September 25, 2014
  2. Simply delicious potato dish!!!
    gret job….

    September 27, 2014

Comments, thoughts or suggestions most welcome...

Fill in your details below or click an icon to log in:

WordPress.com Logo

You are commenting using your WordPress.com account. Log Out / Change )

Twitter picture

You are commenting using your Twitter account. Log Out / Change )

Facebook photo

You are commenting using your Facebook account. Log Out / Change )

Google+ photo

You are commenting using your Google+ account. Log Out / Change )

Connecting to %s

Meet & Eats

The food that I've had the pleasure of meeting and eating.

Uncle Grumpy's Playroom

Current events, humor, science, religion, satire

Food Travel Lover

走过的地方 尝过的美食 留下的回忆

The Odd Pantry

Essays on food

Reputable Sources

Organizing ferments since 2013

that Other Cooking Blog

. food . think . sous vide . blog .

REMCooks

My Virtual Cookbook to Share My Love and Joy of Food and Cooking One Recipe at a Time

lola rugula

my journey of cooking, gardening, preserving and more

Yummy Lummy

I cook, photograph and eat food with the occasional restaurant review!

Eye Of the Beholder

A pair of eternally curious eyes and a camera...Life is beautiful.

gluten free zen

Taking The Stress Out Of Gluten-Free Grain-Free & Dairy-Free Living

Clayton's Kitchen

Big flavors and fun cooking from a cubbyhole kitchen

Bunny Eats Design

Happy things, tasty food and good design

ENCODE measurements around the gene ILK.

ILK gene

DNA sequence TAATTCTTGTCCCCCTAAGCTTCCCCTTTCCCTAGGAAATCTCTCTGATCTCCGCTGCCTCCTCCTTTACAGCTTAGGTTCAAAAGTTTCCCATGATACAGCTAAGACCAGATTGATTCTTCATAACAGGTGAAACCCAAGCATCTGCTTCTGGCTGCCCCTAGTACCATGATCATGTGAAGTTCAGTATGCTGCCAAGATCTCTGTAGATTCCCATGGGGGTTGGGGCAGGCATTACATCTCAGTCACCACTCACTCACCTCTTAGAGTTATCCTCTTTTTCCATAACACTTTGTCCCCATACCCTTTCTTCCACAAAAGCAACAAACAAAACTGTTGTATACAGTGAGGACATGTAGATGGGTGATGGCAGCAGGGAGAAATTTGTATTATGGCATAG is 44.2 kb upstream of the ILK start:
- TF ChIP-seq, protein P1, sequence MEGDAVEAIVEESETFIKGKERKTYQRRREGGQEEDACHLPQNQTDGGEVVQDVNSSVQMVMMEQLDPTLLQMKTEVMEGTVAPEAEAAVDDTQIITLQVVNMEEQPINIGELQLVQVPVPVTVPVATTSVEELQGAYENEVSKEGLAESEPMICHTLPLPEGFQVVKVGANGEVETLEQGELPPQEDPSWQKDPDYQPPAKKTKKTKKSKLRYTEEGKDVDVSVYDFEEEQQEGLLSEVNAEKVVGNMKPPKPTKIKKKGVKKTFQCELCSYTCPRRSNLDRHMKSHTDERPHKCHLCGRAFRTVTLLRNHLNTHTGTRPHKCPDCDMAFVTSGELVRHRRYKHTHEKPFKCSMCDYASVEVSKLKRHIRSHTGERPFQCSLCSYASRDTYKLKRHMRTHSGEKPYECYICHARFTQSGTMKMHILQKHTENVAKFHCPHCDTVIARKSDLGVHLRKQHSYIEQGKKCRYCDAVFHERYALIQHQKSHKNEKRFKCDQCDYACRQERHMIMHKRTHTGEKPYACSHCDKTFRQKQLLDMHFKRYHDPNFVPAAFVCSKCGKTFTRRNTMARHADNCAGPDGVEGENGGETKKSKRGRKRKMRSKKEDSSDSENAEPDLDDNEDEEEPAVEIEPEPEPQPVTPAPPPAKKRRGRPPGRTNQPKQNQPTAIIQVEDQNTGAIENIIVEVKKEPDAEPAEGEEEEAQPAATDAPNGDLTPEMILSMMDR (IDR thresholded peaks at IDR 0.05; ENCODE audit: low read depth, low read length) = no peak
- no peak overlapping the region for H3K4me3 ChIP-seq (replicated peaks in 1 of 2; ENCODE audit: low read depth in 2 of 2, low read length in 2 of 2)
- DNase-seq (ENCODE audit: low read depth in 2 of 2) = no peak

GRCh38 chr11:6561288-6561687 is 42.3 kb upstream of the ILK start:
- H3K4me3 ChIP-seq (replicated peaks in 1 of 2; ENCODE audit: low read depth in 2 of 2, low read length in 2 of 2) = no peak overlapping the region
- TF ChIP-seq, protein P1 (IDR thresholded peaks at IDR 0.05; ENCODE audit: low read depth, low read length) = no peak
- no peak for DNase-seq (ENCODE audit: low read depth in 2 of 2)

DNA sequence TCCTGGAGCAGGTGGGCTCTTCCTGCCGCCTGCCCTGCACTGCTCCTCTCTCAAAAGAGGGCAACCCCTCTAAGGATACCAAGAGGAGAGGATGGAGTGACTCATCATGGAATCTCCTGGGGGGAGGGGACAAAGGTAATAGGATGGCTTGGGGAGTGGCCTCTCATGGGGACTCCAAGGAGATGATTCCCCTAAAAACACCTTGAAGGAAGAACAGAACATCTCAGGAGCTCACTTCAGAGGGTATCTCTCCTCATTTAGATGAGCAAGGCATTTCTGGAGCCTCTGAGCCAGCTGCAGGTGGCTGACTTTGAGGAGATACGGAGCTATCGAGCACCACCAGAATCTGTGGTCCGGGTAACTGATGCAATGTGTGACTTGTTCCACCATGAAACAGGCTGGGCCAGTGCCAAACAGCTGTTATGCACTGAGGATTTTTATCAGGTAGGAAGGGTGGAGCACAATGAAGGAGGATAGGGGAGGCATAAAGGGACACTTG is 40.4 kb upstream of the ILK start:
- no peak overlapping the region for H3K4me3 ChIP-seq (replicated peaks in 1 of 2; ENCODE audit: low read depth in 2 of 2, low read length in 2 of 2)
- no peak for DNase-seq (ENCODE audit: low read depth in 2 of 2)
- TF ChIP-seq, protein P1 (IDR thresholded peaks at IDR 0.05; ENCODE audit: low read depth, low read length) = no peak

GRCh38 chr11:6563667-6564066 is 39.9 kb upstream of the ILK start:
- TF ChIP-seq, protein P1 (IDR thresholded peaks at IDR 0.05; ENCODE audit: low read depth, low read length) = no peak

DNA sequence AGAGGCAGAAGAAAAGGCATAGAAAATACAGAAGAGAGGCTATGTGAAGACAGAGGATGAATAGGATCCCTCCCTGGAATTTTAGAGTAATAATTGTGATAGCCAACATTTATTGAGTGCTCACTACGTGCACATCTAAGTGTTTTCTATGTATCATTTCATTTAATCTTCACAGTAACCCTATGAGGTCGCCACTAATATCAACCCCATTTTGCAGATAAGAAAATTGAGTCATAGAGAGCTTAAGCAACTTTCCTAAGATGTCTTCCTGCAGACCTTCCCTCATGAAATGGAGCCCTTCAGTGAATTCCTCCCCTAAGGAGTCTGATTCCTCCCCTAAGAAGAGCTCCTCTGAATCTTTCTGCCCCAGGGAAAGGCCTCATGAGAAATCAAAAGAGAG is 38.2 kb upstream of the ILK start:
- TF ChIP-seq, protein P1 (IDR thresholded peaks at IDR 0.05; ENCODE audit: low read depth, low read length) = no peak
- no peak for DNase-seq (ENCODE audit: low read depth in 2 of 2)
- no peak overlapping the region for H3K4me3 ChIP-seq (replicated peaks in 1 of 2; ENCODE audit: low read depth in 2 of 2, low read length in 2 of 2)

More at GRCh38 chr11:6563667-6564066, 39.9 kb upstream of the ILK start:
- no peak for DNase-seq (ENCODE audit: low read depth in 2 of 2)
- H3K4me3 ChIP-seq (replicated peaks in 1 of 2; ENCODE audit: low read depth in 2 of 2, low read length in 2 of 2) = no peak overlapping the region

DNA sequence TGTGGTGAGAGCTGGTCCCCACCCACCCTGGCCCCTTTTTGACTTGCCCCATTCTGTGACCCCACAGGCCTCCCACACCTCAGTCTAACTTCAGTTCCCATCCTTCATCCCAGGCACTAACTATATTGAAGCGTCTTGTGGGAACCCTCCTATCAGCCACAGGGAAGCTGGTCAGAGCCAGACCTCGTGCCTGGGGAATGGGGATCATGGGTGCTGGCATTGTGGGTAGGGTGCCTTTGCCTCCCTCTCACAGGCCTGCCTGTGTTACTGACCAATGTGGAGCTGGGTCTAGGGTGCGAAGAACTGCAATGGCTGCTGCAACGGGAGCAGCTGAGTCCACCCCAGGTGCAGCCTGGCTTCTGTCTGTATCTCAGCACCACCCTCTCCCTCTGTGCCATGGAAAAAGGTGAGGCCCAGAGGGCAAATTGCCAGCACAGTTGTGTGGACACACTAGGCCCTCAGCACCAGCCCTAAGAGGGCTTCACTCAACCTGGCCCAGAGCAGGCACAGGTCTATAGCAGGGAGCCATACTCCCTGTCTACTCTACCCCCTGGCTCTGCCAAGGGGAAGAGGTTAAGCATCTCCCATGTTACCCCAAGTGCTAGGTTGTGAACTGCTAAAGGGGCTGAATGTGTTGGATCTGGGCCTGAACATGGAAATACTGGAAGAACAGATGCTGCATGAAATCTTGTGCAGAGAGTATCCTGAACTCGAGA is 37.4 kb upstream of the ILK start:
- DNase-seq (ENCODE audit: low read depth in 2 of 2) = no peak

DENTIST CHEF

Dentist chef, just a dentistry student who practice the dentist's cooking recipes in a dentist's kitchen

Mad Dog TV Dinners

Guess what's coming to dinner?

Chefsopinion

Real Food & Real Opinions

Bento Days

Making bentos for kids

Garden to Wok

Fresh and tasty!

Bam's Kitchen

Healthy World Cuisine

Trang Quynh

everyone is special in their own way :)

Farm to Table Asian Secrets

Full-Flavored Recipes for Every Season

HolyPrettyApple

If people say that life is too short to drink bad wine, it means also that life is too short to eat crappy food!

The WordPress.com Blog

The latest news on WordPress.com and the WordPress community.

The Unorthodox Epicure

Confessions of an Aspiring Food Snob

The 好吃 Challenge

1 girl, 273 days, 100 recipes

Rabbitcancook

a recipe sharing and bento blog

benleeirene

Just another WordPress.com site

The Food Nazi

Never try to eat more than you can lift

Expat Chef in Barcelona

From my kitchen to yours

Keeping Up With the Holsbys

a journey into my head and my pantry

Nurul's Culinary Adventures

I Love Food, the Universe and Everything!!

FOOD FOR THOUGHT

home-cooking recipes, restaurant reviews, International cuisine ,

Naked Vegan Cooking

Body-positive Vegan Goodness

Bites of Food History

Sharing my Experimental Archaeology of Food

Stefan's Gourmet Blog

Cooking, food, wine

FOODTRAIL

A Journey About Food, Recipes And Destinations

bcfoodieblogger

Fresh, exciting and adventurous food journey

One Man's Meat

Multi-award winning food blog, written in Dublin, Ireland.

%d bloggers like this: